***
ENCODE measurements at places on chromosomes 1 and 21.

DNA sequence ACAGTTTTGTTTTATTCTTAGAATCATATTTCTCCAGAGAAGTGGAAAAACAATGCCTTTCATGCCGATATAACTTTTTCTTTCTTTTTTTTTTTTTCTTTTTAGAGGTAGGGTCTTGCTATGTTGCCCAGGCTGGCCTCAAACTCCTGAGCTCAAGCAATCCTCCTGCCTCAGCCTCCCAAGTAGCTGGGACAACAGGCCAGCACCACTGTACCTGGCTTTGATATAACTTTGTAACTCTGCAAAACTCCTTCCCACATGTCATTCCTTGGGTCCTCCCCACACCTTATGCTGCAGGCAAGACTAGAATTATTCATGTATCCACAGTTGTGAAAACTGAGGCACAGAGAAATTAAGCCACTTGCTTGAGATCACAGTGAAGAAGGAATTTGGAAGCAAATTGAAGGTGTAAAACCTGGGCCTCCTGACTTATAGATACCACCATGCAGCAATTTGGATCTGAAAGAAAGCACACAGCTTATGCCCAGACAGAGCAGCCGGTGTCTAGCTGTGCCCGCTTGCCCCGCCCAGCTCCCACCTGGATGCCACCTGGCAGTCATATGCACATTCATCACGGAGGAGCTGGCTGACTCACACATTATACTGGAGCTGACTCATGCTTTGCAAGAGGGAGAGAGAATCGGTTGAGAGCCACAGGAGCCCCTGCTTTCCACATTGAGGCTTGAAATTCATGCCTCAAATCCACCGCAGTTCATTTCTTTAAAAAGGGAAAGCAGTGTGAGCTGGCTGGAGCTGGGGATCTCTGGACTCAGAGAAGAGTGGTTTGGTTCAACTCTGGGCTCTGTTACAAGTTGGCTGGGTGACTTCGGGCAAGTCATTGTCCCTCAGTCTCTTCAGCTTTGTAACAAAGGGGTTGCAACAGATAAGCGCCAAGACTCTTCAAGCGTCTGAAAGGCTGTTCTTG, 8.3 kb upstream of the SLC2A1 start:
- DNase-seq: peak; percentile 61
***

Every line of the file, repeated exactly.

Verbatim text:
ENCODE measurements at places on chromosomes 1 and 21.

DNA sequence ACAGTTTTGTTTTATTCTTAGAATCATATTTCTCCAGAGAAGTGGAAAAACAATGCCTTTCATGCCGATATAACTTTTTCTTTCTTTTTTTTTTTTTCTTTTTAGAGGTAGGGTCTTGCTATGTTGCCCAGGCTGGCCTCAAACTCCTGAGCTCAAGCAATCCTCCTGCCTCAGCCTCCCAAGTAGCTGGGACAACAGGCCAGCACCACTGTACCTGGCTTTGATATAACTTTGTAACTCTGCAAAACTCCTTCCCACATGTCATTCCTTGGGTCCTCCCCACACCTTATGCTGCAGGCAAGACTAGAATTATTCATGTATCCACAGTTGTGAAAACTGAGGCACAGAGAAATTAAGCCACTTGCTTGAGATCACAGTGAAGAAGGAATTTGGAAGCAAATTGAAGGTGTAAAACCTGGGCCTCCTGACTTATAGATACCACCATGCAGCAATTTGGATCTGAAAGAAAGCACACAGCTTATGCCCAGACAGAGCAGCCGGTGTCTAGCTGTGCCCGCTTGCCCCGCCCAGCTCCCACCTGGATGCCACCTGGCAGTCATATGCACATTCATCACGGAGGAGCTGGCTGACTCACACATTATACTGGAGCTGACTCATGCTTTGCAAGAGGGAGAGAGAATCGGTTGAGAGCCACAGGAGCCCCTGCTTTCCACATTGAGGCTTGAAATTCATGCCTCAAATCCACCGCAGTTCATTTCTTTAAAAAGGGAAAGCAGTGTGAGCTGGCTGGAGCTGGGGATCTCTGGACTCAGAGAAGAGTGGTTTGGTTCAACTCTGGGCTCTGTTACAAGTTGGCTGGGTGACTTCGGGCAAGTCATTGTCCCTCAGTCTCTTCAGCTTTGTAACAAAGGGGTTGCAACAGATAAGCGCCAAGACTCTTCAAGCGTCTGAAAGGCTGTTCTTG, 8.3 kb upstream of the SLC2A1 start:
- DNase-seq: peak; percentile 61